Claudio Busettini headshot.

Associate Professor
Co-Director, Vestibular-Oculomotor Research Clinic

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(205) 934-2601
Office location: HPB 444

Teaching/research interests: Anatomy, physiology and pathology of eye movements to professional and undergraduate/graduate students.

Office hours: By appointment


  • MIDN, Naval Academy of Livorno (Italy) Naval Weapon Systems Midshipman
  • Clin Eng, University of Trieste (Italy) Post-graduate Specialization in Clinical Engineering
  • PhD, University of Trieste, (Italy), Biomedical Engineering
  • Dr Eng, University of Trieste (Italy), Electronic Engineering

In 1985, while developing real-time acquisition systems as an electronic engineering student at the University of Trieste, Italy, in the laboratory of Dr. Paolo Inchingolo, Dr. Claudio Busettini discovered the works of Dr. David A. Robinson (1925-2016). An engineer, David was the first to apply rigorous control system modeling to the study of the oculomotor systems. These seminal papers sealed Dr. Busettini’s life interest in eye movements. After concluding his engineering studies and his compulsory military service, in 1989 he joined the laboratory of Dr. Frederick Miles, at the Laboratory of Sensorimotor Research, NEI, NIH, Bethesda, MD. His research explored, in both humans and alert trained non-human primates, the 3-D visual properties of the cortical optokinetic reflex, which also brought to the discovery of an ultra-short-latency vergence stabilization system.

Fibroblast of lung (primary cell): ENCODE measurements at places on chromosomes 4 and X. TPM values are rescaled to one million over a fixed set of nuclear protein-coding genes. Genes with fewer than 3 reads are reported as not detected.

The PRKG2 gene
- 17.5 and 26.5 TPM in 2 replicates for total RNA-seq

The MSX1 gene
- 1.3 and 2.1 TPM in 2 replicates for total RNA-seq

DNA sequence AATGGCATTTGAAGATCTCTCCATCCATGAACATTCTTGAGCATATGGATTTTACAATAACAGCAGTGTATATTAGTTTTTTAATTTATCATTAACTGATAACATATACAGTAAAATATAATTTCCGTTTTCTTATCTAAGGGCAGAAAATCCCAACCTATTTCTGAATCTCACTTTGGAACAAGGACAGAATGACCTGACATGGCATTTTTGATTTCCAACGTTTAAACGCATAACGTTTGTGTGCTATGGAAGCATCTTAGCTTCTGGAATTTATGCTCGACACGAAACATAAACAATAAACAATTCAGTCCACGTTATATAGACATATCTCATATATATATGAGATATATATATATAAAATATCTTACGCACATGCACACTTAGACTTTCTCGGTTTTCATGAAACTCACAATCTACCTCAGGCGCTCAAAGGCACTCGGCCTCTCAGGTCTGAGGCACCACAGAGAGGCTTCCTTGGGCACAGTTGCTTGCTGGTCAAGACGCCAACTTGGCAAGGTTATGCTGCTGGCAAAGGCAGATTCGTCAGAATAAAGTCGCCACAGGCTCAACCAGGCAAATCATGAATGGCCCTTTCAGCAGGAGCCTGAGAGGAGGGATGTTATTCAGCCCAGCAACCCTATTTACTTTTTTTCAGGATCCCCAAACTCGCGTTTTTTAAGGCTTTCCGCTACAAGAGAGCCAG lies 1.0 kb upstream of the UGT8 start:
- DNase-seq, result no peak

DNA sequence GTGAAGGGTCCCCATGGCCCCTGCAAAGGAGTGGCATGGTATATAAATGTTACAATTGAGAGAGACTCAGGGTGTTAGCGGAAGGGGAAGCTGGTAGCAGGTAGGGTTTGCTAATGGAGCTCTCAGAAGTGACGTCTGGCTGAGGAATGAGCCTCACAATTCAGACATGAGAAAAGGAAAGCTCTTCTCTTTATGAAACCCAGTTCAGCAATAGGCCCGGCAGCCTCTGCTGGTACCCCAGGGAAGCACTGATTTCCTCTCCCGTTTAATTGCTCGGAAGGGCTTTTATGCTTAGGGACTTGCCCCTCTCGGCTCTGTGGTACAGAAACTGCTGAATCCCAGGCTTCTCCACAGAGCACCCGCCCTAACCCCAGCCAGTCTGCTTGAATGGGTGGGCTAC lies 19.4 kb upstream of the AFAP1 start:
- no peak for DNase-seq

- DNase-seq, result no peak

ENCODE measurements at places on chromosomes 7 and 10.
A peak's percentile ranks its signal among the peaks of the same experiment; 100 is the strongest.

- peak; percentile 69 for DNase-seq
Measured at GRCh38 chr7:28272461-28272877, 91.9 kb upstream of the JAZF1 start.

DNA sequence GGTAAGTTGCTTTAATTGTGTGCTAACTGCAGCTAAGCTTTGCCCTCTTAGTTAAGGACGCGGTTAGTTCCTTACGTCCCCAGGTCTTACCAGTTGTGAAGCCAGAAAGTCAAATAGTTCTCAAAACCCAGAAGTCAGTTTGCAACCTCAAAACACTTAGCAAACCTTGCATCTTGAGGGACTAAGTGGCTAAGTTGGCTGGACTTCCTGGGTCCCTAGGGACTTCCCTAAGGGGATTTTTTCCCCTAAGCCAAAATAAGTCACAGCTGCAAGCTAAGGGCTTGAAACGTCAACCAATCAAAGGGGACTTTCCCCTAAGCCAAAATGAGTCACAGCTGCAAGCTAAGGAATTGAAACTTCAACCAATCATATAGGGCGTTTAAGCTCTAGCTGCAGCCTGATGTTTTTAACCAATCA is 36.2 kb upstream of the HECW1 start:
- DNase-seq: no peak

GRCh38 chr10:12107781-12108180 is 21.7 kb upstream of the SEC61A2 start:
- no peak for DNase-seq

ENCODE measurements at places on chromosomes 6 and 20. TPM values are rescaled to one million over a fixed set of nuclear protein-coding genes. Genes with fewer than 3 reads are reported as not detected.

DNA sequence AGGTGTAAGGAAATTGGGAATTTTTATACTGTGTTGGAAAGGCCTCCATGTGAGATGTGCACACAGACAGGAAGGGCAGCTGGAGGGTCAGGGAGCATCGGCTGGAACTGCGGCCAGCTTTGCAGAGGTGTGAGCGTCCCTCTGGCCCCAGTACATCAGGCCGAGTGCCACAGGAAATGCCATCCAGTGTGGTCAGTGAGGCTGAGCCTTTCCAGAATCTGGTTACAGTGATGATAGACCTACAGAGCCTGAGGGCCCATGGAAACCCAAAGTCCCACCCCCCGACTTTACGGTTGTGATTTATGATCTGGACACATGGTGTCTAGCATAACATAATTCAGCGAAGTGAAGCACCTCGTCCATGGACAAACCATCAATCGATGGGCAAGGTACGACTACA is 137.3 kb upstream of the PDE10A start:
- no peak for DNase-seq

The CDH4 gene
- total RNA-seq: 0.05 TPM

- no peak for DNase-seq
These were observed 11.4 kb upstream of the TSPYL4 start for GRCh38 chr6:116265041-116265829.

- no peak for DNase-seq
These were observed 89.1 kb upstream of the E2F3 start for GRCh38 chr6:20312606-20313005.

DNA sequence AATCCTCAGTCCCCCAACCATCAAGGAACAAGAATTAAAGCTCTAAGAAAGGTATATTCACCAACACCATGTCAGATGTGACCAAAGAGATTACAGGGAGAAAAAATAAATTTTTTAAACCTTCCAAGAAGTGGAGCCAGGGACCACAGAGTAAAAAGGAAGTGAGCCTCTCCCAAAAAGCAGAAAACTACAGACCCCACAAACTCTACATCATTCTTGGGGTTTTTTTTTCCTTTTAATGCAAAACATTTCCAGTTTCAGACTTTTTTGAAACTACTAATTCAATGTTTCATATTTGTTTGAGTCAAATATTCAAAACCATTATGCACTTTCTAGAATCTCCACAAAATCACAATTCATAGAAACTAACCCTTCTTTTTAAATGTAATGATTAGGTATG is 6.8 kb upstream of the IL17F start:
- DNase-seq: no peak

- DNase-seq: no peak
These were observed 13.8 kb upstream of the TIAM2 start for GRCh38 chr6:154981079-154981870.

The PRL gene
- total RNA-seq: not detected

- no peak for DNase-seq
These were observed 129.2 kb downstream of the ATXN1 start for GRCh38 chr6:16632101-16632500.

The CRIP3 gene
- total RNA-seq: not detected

He joined UAB in 1997, initially as a post-doctoral fellow in the laboratory of Dr. Lawrence Mays. His research focus shifted to the neural processes underlying the interactions between the oculomotor systems that occur during eye movements in depth and to the adaptive processes that maintain binocular alignment. Failure of these adaptive processes leads to strabismus. A study on blinks invalidated the classical view of the brainstem omnipause neurons as driving the go-command for blinks and therefore their putative role in several blink abnormalities.

In 2014, together with Dr. James Johnston of Children’s of Alabama, he obtained funding for an advanced clinical vestibular rotating system, key element of the Vestibular-Oculomotor Research Clinic (VOR Clinic) of the UAB School of Optometry ( ). He is interested in the development of optimal oculomotor, vestibular and postural tests able to detect acute cases of concussion and to follow the patient’s recovery. He is currently working on the design of a long-term study for the search of early signs of cumulative alterations in brain function caused by playing contact sports for several years in collaboration with the UAB Athletic Department.